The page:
Cyclist sets sail to explore the ‘Heart of Asia’ and challenge its King of the Mountain… but along the way Aaron S. Lee uncovers a cycling treasure hidden in Taiwan’s Sea of Clouds

We are riding off the smell of an oily rag. Our resources are spent. Toast. For more than four hours, we’ve traversed a land that time forgot. Every rise, bend and valley bears historic reminders of the long lost Jurassic Period, an era when geologists believe the small island nation of Taiwan rose from the sea.

With more than 90km behind us, passing the 3,200-year-old giant Bilyu Sacred Tree means we’ve climbed 2,150m in elevation, with only 10km remaining until we reach the summit. Although the finish is figuratively in sight, there is no reprieve; the final kilometres become increasingly difficult as average speeds fall to 10km/h. I’m engaged in my own personal internal hell; my head and legs were already starting to show telltale signs of disdain and discomfort more than 20km back. Both scream simultaneously to ‘bloody stop!’ and put an end to the suffering being endured on my quest to reach Taiwan’s highest point by road – Wuling Peak at Mt Hehuan.

It’s a stark contrast to the day before. Following a nine-hour flight from Sydney and a two-hour express train from Taipei City south to the eastern seaside town of Hualien, I was aching to stretch the legs and tackle Taiwan by bike. I was looking forward to a day of solid riding before heading across the island to Taichung and meeting with Giant Bicycles CEO Tony Lo, where we’d discuss the 2014 product range at company headquarters.

Another reason I was eager to get underway was Tropical Depression Emong, which was picking up speed off the east coast and threatening typhoon status as it set a path of destruction, Taiwan clearly in its cross hairs. What a difference a day makes.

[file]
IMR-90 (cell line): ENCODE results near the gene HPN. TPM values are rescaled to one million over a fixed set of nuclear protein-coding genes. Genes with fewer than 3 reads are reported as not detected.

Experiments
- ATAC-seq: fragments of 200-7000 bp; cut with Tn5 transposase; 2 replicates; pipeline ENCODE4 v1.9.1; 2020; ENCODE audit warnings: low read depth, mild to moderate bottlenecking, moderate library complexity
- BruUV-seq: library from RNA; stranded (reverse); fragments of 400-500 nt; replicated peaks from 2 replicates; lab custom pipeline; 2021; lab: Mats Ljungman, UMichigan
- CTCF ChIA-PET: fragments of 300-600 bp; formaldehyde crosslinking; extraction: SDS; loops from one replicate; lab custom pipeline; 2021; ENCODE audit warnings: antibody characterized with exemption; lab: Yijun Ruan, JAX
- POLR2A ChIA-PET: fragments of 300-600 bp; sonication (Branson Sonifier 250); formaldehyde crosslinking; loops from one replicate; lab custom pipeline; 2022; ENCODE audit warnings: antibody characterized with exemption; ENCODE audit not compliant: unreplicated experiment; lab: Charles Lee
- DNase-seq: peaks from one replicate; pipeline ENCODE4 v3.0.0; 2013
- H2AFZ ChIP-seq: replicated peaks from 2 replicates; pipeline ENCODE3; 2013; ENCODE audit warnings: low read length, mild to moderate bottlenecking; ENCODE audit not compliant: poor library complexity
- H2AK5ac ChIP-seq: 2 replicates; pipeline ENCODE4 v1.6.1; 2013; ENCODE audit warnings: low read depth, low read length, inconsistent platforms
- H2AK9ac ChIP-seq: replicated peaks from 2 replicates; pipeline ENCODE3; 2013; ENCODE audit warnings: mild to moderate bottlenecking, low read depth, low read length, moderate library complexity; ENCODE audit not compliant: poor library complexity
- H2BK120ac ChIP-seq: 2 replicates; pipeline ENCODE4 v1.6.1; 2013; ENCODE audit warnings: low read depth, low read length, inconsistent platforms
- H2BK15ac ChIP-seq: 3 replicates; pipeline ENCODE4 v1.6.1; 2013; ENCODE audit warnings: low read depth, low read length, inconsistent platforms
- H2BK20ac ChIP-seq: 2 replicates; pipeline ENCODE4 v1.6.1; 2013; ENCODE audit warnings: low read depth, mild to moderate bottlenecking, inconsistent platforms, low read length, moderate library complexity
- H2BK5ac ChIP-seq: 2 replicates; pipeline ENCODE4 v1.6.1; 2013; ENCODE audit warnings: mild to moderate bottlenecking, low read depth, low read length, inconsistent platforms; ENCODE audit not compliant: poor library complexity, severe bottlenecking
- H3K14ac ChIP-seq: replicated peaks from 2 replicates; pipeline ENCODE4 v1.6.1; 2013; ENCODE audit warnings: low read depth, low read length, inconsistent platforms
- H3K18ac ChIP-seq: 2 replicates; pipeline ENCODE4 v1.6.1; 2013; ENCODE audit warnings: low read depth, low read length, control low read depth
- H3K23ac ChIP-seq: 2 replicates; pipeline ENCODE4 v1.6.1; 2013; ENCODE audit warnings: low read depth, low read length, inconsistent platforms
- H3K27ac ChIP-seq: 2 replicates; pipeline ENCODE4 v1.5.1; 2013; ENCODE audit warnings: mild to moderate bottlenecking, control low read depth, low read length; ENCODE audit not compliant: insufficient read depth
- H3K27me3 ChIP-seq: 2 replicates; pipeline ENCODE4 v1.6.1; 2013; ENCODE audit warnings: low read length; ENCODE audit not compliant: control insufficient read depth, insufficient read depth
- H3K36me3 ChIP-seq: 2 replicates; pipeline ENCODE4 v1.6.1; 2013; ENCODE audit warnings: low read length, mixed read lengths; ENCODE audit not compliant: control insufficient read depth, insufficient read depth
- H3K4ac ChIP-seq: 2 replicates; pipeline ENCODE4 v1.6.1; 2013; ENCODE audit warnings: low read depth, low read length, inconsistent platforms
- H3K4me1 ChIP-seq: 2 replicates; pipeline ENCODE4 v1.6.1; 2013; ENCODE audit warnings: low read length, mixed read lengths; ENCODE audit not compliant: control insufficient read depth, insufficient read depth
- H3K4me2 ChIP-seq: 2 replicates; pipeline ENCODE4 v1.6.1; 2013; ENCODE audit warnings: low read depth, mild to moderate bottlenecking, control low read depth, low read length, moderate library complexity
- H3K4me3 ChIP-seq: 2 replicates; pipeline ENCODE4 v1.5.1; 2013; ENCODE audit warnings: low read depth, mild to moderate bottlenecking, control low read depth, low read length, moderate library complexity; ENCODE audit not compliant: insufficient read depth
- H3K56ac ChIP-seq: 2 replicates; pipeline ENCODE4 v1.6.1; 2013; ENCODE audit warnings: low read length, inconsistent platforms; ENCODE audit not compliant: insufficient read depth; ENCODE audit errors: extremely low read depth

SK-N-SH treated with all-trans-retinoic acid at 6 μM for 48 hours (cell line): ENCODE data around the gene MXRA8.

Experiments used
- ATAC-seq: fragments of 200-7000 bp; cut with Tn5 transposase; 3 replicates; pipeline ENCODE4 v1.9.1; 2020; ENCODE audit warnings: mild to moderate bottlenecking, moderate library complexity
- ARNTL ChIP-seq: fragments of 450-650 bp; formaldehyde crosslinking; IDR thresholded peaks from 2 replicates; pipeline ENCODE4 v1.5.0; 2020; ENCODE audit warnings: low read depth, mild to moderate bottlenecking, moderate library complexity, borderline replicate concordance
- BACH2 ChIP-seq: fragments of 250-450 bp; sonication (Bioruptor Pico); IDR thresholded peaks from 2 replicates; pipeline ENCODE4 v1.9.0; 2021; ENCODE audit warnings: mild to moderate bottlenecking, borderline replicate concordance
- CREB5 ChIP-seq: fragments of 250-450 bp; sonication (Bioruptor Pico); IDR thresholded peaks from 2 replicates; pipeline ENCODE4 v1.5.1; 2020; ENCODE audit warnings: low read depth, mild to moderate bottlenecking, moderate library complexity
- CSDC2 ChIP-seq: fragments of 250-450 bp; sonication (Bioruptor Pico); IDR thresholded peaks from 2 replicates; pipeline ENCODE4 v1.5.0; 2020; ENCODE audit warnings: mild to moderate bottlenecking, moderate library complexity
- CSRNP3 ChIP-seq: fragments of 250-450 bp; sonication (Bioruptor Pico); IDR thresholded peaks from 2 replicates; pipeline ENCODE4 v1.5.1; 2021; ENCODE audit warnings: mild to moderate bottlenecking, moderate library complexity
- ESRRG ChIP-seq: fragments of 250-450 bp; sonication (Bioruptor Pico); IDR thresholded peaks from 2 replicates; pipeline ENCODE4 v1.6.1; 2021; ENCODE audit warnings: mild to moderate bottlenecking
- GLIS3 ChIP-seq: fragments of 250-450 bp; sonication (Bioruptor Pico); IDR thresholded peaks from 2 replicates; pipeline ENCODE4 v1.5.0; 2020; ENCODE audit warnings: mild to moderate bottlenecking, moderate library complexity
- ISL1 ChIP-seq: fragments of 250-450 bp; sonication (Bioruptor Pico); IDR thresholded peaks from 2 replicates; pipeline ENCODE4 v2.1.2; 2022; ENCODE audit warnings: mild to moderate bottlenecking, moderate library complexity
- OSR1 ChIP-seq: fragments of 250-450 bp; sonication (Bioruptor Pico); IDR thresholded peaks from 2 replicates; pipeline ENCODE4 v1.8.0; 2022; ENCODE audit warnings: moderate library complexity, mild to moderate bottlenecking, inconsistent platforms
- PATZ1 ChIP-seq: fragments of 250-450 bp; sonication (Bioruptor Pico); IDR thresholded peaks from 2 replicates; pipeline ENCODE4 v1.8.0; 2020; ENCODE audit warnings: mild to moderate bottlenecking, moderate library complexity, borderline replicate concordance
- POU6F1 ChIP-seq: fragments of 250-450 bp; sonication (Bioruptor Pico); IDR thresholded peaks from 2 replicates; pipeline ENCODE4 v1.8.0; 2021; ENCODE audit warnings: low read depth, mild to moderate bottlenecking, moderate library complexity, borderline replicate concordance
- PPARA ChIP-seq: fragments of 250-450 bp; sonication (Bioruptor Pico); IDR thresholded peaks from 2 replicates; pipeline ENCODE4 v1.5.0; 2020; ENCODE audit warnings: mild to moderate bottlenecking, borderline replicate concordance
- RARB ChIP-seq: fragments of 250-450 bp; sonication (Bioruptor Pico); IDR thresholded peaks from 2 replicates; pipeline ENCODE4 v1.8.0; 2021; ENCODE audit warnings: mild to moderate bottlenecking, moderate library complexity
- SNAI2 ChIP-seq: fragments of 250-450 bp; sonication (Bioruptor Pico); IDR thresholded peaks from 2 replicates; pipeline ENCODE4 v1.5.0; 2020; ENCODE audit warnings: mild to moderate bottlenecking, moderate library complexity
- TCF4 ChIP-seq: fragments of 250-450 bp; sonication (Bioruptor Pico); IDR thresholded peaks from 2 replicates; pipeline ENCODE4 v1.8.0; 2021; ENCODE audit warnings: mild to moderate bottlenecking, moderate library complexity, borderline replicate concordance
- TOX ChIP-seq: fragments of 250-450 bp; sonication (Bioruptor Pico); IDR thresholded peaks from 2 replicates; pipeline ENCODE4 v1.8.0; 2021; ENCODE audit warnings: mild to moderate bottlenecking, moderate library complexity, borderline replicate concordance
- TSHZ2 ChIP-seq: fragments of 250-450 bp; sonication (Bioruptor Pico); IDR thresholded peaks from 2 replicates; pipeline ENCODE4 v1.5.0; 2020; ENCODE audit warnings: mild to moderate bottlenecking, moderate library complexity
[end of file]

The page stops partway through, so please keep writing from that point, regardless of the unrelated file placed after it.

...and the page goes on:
Luckily, Emong altered course overnight, and Taiwan is no longer in imminent danger – but now I am the one in trouble. I’d gotten my wish to stretch the legs, but I’m now nearly 100km from the safety of my hotel room in Hualien, deep in the hurt locker and praying to reach the end of the line before my body fails me. I’m not feeling hopeful.

Taiwan map

Cyclist retraced the exact route of the Taiwan KOM Challenge from Hualien up to the highest point of Taiwan Highway – Mount Wuling. This world-class 100km ride is a true test of strength and character with elevations reaching 3,275m, and gradients of up to 25 per cent. To register, riders must submit a personal riding CV along with their application. Only 300 riders will be selected for the 2013 event.

What: Taiwan KOM

Next one: November TBC, 2017

Distance: 100-ishkm

Max elevation: 3,275m

Entry: $TBC per rider

Contact: taiwankom.org

How to get there

Follow in our wheeltracks

In Motion Asia, founded by New Zealand expat Cam McLean in 2005, specialises in rock climbing, canyoning, adventure trekking, mountain bike and, of course, road cycling. In Motion Asia offers fully supported trips that are specifically designed to take cyclists on only the best adventure destinations.

Visit the imposing Taroko Gorge along the same route as the Taiwan KOM Challenge,  discover glistening Sun Moon Lake or explore the tranquil East Coast Rift Valley.

If spectacular, continuous 3,000m downhills, monster climbs and miles upon miles of fast undulating coastline terrain is your thing then In Motion Asia is your ticket. Combine this with amazing landscapes, warm hospitality, fascinating culture and ample wildlife, and you have one of the best road cycling destinations in the world.

For more information check out visitinmotionasia.com.

The full version of this article was published in Cyclist issue 04. Keep up to date with the best roads around the world to cycle by subscribing at: magshop.com.au/Cyclist or via iTunes https://itunes.apple.com/au/app/cyclist-australia/id602436026?mt=8.

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